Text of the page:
Lynch Site [25-BD-01] Listed 1974/12/02
The Lynch Site was a large village of circular earthlodges occupied about A.D. 1450-1550. Few villages from this period were located in Nebraska, the majority having been established along the Missouri River in South Dakota. Lynch, and villages like it, reflect a prehistoric blending of cultures from central Nebraska and the Missouri River valley in the Dakotas from which the historic Pawnee and Arikara tribes emerged several centuries later.
Ponca Agency [25-BD-76] Listed 2006/07/12
Located in Boyd County, this archeological site has the potential to provide information regarding the life of the Ponca people at a specific period in time, during which a process of forced acculturation and rapid change to reservation life was introduced in the midst of extreme climatic conditions and struggles with Sioux invaders. It also has the potential to provide information addressing the role played by the government Indian agency from 1859 to 1865 in providing services to aid the Ponca during the transitional period.
White Horse Ranch, pdf [BD00-068] Listed 1990/07/05
The White Horse Ranch was founded in 1936 by Cal and Ruth Thompson. The ranch covers approximately 2,400 acres along the Niobrara River in Boyd County. It is historically significant as the place of origin of a registered breed of horse, the American Albino or American White. This is apparently the only breed of livestock developed exclusively in Nebraska.
Ponca Creek Bridge, pdf [BD00-224] Listed 1992/06/29
Flowing west to east across nearly the entire width of Boyd County, Ponca Creek formed a troublesome barrier to intercounty traffic. As a result, most of the county's bridge budget historically has been directed toward erecting and maintaining Ponca Creek spans. Constructed in 1904 this forty-eight-foot pony truss, located near Lynch, is the only one of the earliest Ponca Creek bridges in the county that remains in its original location. The remainder have either been moved or replaced. As the oldest vehicular bridge in the county, and the most significant extant Ponca Creek span, this bridge enjoys a degree of historical significance.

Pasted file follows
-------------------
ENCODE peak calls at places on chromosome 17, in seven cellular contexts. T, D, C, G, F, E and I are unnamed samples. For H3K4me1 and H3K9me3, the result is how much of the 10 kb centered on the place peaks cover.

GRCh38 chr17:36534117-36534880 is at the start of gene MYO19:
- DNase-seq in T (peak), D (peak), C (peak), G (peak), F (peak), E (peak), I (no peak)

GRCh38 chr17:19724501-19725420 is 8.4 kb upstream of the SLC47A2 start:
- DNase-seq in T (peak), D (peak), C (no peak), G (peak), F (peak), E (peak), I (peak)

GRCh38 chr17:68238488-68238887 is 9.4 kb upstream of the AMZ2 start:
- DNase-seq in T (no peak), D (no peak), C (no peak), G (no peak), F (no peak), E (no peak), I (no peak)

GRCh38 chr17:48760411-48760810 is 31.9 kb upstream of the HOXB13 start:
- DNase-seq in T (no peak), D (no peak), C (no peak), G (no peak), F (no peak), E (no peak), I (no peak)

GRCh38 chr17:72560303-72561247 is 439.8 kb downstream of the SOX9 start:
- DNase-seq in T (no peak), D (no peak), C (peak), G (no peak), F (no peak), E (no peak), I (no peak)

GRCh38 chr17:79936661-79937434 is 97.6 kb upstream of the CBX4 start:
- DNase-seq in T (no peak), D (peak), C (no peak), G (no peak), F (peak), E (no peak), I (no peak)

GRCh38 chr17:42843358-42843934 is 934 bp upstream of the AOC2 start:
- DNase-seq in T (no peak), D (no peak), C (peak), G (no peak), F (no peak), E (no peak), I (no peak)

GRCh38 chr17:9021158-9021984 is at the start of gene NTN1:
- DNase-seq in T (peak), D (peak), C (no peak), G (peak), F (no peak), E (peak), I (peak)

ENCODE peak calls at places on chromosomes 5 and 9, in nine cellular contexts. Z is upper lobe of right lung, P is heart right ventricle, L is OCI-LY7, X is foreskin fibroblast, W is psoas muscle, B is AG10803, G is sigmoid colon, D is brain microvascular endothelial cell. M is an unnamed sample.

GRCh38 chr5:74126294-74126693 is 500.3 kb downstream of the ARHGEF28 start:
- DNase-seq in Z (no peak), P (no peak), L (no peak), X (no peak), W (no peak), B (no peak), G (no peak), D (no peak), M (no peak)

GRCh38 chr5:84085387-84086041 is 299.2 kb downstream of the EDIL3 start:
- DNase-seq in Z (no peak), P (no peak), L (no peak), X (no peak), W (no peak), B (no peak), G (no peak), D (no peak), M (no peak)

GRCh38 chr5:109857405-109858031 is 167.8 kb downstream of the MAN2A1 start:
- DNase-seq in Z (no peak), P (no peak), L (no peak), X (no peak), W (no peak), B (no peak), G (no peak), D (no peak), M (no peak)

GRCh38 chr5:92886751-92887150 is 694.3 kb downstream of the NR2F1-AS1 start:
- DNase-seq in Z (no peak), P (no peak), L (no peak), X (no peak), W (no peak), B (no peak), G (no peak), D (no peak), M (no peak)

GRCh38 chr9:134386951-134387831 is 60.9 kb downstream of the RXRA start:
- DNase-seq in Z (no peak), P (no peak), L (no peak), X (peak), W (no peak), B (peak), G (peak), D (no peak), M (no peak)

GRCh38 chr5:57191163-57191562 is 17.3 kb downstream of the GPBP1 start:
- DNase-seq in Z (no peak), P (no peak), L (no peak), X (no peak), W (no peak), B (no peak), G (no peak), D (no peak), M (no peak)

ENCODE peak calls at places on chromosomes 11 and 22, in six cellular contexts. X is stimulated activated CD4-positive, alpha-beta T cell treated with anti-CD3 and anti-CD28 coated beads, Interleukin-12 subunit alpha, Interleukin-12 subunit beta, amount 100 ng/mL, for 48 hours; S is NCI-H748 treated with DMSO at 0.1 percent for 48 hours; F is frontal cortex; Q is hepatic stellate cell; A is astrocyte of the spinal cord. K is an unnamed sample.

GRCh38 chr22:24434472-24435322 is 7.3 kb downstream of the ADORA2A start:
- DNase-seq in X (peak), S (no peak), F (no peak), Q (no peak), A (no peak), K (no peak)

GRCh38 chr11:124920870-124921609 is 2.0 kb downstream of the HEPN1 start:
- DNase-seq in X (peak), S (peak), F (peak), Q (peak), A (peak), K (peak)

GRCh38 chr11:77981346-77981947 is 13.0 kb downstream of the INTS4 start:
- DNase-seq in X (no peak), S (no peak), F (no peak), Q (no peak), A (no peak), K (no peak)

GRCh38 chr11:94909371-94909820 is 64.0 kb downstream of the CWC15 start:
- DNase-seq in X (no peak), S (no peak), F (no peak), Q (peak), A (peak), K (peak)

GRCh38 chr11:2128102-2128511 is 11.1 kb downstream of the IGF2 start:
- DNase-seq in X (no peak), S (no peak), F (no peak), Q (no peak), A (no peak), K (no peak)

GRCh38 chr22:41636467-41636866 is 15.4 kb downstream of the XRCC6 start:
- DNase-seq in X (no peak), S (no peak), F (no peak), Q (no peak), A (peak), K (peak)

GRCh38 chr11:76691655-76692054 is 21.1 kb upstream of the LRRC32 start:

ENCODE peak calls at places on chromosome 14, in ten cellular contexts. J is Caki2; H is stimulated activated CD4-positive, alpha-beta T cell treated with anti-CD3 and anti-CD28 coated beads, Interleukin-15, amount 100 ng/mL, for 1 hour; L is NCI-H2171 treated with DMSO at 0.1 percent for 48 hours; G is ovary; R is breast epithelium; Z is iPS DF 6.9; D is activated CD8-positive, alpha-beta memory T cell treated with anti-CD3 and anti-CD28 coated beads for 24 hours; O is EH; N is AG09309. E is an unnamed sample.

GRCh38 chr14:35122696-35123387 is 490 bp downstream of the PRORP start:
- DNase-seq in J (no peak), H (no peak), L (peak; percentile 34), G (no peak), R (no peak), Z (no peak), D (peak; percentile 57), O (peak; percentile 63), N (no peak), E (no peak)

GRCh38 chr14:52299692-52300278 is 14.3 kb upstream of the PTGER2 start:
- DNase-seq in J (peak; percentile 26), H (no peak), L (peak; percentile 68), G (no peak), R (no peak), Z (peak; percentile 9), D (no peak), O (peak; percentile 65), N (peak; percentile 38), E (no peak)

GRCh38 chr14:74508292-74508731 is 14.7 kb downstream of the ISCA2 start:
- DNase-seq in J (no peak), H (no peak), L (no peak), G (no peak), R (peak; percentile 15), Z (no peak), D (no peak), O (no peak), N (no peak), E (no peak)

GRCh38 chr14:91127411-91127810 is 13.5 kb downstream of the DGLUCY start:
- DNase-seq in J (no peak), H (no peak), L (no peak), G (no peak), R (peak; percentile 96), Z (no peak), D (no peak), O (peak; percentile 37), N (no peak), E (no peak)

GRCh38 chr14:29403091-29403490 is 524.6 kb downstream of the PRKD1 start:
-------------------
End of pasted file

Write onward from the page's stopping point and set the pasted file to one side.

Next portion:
The Tower, pdf [BD00-228] Listed 2004/12/29
In May 1804 Meriwether Lewis, William Clark, and the Corps of Discovery set out from their camp near St. Louis, Missouri, to explore the recently acquired Louisiana Territory and continue westward to the Pacific Ocean. By September 1804 the Corps had reached the confluence of the Niobrara and Missouri rivers in present-day northeastern Nebraska. This part of the journey proved to be significant and exciting primarily because of the new species of flora and fauna they documented. On September 7, 1804, they discovered a unique geologic feature. Lewis and Clark climbed to the summit of the unusual geologic formation known as "The Tower," then descended to the base where they made another significant discovery when they found themselves at the edge of a prairie dog town. These animals were a new species unknown to the scientific world. In one day, and in one area, the Corps made two unique discoveries.
S.S. Peter and Paul Catholic School, pdf [BD03-054] Listed 1992/01/07
Built in 1909, the S.S. Peter and Paul Catholic School, located in Butte, is a typical example of the multi-story, brick, "fireproof" parochial school buildings that were constructed in virtually every Catholic community in Nebraska during the first quarter of the twentieth century. These schools were, and are, a symbol of community permanence and progressive interest in parochial education. The building features all the characteristics of a period school: chapel, boarding rooms for the students, and nuns quarters. The school is significantly associated with parochial education in Boyd County, as it was the only Catholic elementary school built in the county.
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